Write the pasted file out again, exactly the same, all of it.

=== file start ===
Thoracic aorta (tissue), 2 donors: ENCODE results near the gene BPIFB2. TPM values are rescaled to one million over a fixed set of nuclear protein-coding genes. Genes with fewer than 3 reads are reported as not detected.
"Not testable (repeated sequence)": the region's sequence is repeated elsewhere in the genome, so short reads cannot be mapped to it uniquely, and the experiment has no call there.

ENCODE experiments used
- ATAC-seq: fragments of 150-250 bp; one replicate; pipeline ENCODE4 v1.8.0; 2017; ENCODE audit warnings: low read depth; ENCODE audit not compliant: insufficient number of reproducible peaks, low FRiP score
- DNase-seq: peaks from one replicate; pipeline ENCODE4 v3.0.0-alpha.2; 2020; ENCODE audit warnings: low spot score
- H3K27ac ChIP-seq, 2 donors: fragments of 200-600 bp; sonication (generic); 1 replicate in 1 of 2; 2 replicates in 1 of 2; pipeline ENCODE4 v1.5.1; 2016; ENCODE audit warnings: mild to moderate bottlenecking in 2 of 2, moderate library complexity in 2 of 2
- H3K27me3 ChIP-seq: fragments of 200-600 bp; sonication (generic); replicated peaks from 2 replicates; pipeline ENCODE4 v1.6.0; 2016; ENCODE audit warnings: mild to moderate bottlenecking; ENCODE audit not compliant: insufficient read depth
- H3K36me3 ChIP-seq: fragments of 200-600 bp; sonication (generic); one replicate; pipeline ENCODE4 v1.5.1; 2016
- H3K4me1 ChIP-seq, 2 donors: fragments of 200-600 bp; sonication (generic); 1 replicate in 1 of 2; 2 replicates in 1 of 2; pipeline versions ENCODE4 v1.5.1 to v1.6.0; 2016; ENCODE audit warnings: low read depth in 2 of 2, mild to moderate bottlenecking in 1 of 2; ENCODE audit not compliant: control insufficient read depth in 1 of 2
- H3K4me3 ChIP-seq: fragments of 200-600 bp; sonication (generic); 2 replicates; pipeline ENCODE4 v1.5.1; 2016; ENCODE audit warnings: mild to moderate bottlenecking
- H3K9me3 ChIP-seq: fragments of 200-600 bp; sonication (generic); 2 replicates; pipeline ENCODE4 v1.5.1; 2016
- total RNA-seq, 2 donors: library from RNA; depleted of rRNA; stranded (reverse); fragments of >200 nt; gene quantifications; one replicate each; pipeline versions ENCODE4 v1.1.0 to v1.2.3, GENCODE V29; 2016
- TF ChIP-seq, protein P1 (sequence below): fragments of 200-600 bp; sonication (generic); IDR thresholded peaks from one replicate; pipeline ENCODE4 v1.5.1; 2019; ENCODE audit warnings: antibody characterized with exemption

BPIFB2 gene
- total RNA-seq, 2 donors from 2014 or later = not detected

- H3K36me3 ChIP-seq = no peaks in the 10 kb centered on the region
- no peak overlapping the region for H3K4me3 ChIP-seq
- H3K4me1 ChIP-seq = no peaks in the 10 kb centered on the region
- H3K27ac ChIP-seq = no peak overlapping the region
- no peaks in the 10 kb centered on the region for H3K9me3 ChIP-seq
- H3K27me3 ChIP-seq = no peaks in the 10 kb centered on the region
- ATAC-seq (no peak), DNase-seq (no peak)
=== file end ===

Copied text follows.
Thoracic aorta (tissue), 2 donors: ENCODE results near the gene BPIFB2. TPM values are rescaled to one million over a fixed set of nuclear protein-coding genes. Genes with fewer than 3 reads are reported as not detected.
"Not testable (repeated sequence)": the region's sequence is repeated elsewhere in the genome, so short reads cannot be mapped to it uniquely, and the experiment has no call there.

ENCODE experiments used
- ATAC-seq: fragments of 150-250 bp; one replicate; pipeline ENCODE4 v1.8.0; 2017; ENCODE audit warnings: low read depth; ENCODE audit not compliant: insufficient number of reproducible peaks, low FRiP score
- DNase-seq: peaks from one replicate; pipeline ENCODE4 v3.0.0-alpha.2; 2020; ENCODE audit warnings: low spot score
- H3K27ac ChIP-seq, 2 donors: fragments of 200-600 bp; sonication (generic); 1 replicate in 1 of 2; 2 replicates in 1 of 2; pipeline ENCODE4 v1.5.1; 2016; ENCODE audit warnings: mild to moderate bottlenecking in 2 of 2, moderate library complexity in 2 of 2
- H3K27me3 ChIP-seq: fragments of 200-600 bp; sonication (generic); replicated peaks from 2 replicates; pipeline ENCODE4 v1.6.0; 2016; ENCODE audit warnings: mild to moderate bottlenecking; ENCODE audit not compliant: insufficient read depth
- H3K36me3 ChIP-seq: fragments of 200-600 bp; sonication (generic); one replicate; pipeline ENCODE4 v1.5.1; 2016
- H3K4me1 ChIP-seq, 2 donors: fragments of 200-600 bp; sonication (generic); 1 replicate in 1 of 2; 2 replicates in 1 of 2; pipeline versions ENCODE4 v1.5.1 to v1.6.0; 2016; ENCODE audit warnings: low read depth in 2 of 2, mild to moderate bottlenecking in 1 of 2; ENCODE audit not compliant: control insufficient read depth in 1 of 2
- H3K4me3 ChIP-seq: fragments of 200-600 bp; sonication (generic); 2 replicates; pipeline ENCODE4 v1.5.1; 2016; ENCODE audit warnings: mild to moderate bottlenecking
- H3K9me3 ChIP-seq: fragments of 200-600 bp; sonication (generic); 2 replicates; pipeline ENCODE4 v1.5.1; 2016
- total RNA-seq, 2 donors: library from RNA; depleted of rRNA; stranded (reverse); fragments of >200 nt; gene quantifications; one replicate each; pipeline versions ENCODE4 v1.1.0 to v1.2.3, GENCODE V29; 2016
- TF ChIP-seq, protein P1 (sequence below): fragments of 200-600 bp; sonication (generic); IDR thresholded peaks from one replicate; pipeline ENCODE4 v1.5.1; 2019; ENCODE audit warnings: antibody characterized with exemption

BPIFB2 gene
- total RNA-seq, 2 donors from 2014 or later = not detected

- H3K36me3 ChIP-seq = no peaks in the 10 kb centered on the region
- no peak overlapping the region for H3K4me3 ChIP-seq
- H3K4me1 ChIP-seq = no peaks in the 10 kb centered on the region
- H3K27ac ChIP-seq = no peak overlapping the region
- no peaks in the 10 kb centered on the region for H3K9me3 ChIP-seq
- H3K27me3 ChIP-seq = no peaks in the 10 kb centered on the region
- ATAC-seq (no peak), DNase-seq (no peak)